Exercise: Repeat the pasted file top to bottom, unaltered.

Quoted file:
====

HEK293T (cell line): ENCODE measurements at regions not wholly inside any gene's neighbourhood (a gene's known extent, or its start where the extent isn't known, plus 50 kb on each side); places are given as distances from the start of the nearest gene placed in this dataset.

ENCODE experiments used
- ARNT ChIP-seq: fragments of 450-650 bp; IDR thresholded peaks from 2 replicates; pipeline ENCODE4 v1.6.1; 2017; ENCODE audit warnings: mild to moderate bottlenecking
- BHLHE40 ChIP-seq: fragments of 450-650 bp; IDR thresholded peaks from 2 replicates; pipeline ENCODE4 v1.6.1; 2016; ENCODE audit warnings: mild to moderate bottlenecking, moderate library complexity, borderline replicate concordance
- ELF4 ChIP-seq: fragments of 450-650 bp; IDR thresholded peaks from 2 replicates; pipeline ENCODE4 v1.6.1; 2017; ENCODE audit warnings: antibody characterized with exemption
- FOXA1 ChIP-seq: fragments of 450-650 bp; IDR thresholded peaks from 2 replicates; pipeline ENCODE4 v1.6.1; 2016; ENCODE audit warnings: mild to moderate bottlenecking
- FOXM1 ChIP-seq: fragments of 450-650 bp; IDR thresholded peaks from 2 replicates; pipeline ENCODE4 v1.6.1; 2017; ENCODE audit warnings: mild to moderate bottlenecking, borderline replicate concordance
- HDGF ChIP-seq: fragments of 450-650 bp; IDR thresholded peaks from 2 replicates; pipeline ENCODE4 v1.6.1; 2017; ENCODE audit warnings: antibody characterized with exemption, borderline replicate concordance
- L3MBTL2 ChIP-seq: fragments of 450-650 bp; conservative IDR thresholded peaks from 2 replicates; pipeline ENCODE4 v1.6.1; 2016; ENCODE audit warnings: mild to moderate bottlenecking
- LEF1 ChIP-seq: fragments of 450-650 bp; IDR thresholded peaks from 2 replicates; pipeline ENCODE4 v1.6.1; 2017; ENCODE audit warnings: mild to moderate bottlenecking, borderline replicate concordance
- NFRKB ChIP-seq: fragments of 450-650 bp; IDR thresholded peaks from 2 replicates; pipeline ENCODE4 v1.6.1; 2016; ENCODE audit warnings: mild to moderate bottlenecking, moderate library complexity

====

HEK293T (cell line): ENCODE measurements at regions not wholly inside any gene's neighbourhood (a gene's known extent, or its start where the extent isn't known, plus 50 kb on each side); places are given as distances from the start of the nearest gene placed in this dataset.

ENCODE experiments used
- ARNT ChIP-seq: fragments of 450-650 bp; IDR thresholded peaks from 2 replicates; pipeline ENCODE4 v1.6.1; 2017; ENCODE audit warnings: mild to moderate bottlenecking
- BHLHE40 ChIP-seq: fragments of 450-650 bp; IDR thresholded peaks from 2 replicates; pipeline ENCODE4 v1.6.1; 2016; ENCODE audit warnings: mild to moderate bottlenecking, moderate library complexity, borderline replicate concordance
- ELF4 ChIP-seq: fragments of 450-650 bp; IDR thresholded peaks from 2 replicates; pipeline ENCODE4 v1.6.1; 2017; ENCODE audit warnings: antibody characterized with exemption
- FOXA1 ChIP-seq: fragments of 450-650 bp; IDR thresholded peaks from 2 replicates; pipeline ENCODE4 v1.6.1; 2016; ENCODE audit warnings: mild to moderate bottlenecking
- FOXM1 ChIP-seq: fragments of 450-650 bp; IDR thresholded peaks from 2 replicates; pipeline ENCODE4 v1.6.1; 2017; ENCODE audit warnings: mild to moderate bottlenecking, borderline replicate concordance
- HDGF ChIP-seq: fragments of 450-650 bp; IDR thresholded peaks from 2 replicates; pipeline ENCODE4 v1.6.1; 2017; ENCODE audit warnings: antibody characterized with exemption, borderline replicate concordance
- L3MBTL2 ChIP-seq: fragments of 450-650 bp; conservative IDR thresholded peaks from 2 replicates; pipeline ENCODE4 v1.6.1; 2016; ENCODE audit warnings: mild to moderate bottlenecking
- LEF1 ChIP-seq: fragments of 450-650 bp; IDR thresholded peaks from 2 replicates; pipeline ENCODE4 v1.6.1; 2017; ENCODE audit warnings: mild to moderate bottlenecking, borderline replicate concordance
- NFRKB ChIP-seq: fragments of 450-650 bp; IDR thresholded peaks from 2 replicates; pipeline ENCODE4 v1.6.1; 2016; ENCODE audit warnings: mild to moderate bottlenecking, moderate library complexity